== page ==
RTL Expands Multi-Platform Network Portfolio with €12.4 Million United Screens Purchase

German broadcaster RTL Group announced today it has bought United Screens, a multi-platform network (MPN) founded in 2013, for €12.4 million. United Screens, based in the Nordics, joins an existing portfolio of MPNs owned by RTL, and represents another step in the group’s ‘total video’ strategy whereby the company is diversifying its revenue streams and investing in areas such as video production and ad tech.

Multi-platform networks (also referred to as ‘multi-channel networks’, or MCNs) group together popular, marketable creators on platforms like YouTube, enabling marketers to spend in areas like influencer marketing at scale more easily. United Screens claims its partnered channels generate over 500 million views on YouTube each month in areas including music, lifestyle, entertainment and gaming.

RTL Group has already bought up several MPNs including LA-based StyleHaul, Berlin-based Divimove and Vancouver-based BroadbandTV. The company sees MPNs as a way to expand its global audience, saying on a strategy statement that “MPNs offer access to global audiences on a significant scale. Over 80 per cent of RTL Group’s 11 billion monthly video views are generated outside the Group’s core broadcasting territories.”

“This acquisition is another step in accelerating our ‘Total Video’ strategy, as United Screens strengthens our MPN presence in Europe,” RTL Group CEO Bert Habets, who has now become chairman of the board of United Screens, said of the new deal. “With our highly popular creators and leading market positions in each territory, RTL Group is the only European company to offer advertisers pan-European digital video campaigns in premium and brand-safe environments.”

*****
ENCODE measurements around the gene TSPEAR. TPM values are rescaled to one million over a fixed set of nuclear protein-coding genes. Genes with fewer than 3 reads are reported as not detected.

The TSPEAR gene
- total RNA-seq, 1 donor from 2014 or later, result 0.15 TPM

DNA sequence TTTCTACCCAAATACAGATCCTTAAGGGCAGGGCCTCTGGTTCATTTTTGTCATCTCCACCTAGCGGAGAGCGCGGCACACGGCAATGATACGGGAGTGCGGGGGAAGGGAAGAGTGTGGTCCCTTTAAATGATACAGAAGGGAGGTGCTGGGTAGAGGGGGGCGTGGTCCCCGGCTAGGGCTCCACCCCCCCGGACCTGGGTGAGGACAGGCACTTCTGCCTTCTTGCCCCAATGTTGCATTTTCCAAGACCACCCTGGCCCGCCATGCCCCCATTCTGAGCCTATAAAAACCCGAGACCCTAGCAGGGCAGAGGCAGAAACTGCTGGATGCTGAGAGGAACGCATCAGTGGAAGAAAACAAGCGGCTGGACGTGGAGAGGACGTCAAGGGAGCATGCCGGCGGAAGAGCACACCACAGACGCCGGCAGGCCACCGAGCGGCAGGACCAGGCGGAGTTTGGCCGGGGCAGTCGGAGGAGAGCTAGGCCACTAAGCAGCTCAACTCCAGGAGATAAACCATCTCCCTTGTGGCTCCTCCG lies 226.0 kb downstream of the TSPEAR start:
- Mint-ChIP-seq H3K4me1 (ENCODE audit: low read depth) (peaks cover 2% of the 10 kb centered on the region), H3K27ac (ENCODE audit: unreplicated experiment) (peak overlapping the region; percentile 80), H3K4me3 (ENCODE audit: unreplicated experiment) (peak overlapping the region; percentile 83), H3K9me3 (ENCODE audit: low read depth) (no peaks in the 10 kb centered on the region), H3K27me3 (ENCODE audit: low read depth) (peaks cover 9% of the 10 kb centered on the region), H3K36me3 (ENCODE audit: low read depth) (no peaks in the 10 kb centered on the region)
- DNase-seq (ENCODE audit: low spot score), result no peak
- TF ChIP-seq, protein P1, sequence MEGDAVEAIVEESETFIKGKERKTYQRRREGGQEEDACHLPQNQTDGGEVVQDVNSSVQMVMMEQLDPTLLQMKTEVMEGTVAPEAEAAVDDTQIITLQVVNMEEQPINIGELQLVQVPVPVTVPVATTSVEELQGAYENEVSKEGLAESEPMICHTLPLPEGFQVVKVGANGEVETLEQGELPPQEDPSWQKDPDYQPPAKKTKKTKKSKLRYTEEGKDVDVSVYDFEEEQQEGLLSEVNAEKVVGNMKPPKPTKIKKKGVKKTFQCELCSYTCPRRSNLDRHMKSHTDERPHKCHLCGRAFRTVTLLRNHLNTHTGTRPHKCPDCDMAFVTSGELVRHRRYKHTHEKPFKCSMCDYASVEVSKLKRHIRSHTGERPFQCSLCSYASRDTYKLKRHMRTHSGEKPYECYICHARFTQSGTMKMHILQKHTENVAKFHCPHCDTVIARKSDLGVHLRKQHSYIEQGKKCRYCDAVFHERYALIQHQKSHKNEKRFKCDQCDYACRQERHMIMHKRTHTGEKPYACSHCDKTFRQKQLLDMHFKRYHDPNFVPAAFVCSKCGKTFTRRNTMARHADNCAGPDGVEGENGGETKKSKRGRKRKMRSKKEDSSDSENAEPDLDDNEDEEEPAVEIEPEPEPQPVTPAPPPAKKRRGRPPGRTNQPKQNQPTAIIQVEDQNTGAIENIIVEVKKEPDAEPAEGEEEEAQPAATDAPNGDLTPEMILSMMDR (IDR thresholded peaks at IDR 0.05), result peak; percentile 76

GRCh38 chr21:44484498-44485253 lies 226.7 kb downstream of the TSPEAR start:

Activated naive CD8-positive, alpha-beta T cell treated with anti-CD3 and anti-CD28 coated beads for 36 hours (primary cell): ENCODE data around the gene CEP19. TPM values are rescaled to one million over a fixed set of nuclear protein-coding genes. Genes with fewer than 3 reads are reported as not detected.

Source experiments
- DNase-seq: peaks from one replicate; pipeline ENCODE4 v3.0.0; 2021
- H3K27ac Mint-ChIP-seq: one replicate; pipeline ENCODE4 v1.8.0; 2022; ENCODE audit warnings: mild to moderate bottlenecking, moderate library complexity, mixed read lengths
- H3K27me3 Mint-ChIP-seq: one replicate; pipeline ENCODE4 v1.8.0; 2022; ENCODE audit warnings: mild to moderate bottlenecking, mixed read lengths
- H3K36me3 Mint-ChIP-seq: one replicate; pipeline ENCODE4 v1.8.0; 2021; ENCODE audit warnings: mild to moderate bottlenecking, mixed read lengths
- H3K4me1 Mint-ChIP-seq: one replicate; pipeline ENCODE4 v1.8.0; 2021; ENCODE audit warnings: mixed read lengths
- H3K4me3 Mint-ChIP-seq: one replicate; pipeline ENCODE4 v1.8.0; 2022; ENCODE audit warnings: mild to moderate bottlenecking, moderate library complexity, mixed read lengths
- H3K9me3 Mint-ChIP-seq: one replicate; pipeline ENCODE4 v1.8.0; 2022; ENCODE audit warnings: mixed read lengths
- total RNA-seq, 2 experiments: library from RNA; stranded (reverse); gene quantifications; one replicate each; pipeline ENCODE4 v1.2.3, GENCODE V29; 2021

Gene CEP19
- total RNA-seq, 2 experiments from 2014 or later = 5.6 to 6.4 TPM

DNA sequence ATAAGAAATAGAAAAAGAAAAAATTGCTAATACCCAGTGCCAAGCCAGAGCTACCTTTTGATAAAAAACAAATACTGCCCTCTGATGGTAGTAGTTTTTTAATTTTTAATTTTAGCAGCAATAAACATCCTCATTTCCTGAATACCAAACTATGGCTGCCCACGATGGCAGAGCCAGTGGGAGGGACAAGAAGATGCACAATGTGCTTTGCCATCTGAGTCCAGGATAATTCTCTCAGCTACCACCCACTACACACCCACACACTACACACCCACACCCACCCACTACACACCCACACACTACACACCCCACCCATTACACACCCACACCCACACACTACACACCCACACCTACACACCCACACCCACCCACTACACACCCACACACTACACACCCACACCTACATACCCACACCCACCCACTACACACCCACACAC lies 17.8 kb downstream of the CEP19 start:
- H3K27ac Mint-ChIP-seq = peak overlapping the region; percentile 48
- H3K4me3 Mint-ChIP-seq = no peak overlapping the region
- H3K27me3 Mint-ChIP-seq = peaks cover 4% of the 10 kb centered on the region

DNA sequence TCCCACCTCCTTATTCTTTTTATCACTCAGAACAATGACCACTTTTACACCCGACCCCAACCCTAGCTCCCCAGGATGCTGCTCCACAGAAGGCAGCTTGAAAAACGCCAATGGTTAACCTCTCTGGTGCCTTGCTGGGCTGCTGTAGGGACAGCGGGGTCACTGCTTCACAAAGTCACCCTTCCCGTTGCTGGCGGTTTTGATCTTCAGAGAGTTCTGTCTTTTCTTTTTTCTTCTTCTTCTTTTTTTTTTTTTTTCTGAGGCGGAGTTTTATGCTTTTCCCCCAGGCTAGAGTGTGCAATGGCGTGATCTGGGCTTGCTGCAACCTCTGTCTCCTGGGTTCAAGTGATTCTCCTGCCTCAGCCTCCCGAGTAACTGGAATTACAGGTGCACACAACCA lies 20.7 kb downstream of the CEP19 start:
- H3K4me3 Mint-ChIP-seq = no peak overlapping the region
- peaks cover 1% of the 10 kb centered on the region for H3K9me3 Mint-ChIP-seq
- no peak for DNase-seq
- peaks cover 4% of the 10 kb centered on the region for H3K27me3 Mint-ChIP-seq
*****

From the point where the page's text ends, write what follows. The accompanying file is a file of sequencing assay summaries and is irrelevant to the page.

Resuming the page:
Other broadcasters have also identified MPNs as a route to audience growth, with ProSiebenSat.1, TF1 and Mediset’s joint investment in Studio71 a notable example. Beyond access to new audiences, MPNs allow these traditional broadcasters access to micro and mid-level influencers found on platforms like YouTube, who are cheaper and appeal to different audiences than the likes of sports of film stars.

While micro and mid-level influencer marketing has been around for a while, spending is still on the rise. According to a survey from influencer marketing specialist Linqia, 39 percent of marketers plan to increase their influencer marketing budgets this year. Influencer marketing on YouTube offers potential benefits over other forms of ads, putting a brand’s message in the middle of content audiences are engaging with, and getting around ad-blockers.

But there are risks involved too. The Linqia survey also found that measuring the performance of influencer campaigns was the greatest challenge associated with it; it’s hard to know exactly how much influence these channels have when it comes to driving sales.

Influencers also carry potential brand safety risk, as their content is highly personalised and uncurated. This was demonstrated last week as YouTube influencer Logan Paul, who has partnered with Studio71 in the past though is no longer listed on its website, drew national attention after posting a video in which he filmed a dead body and made comments which many have criticised as making light of suicide.

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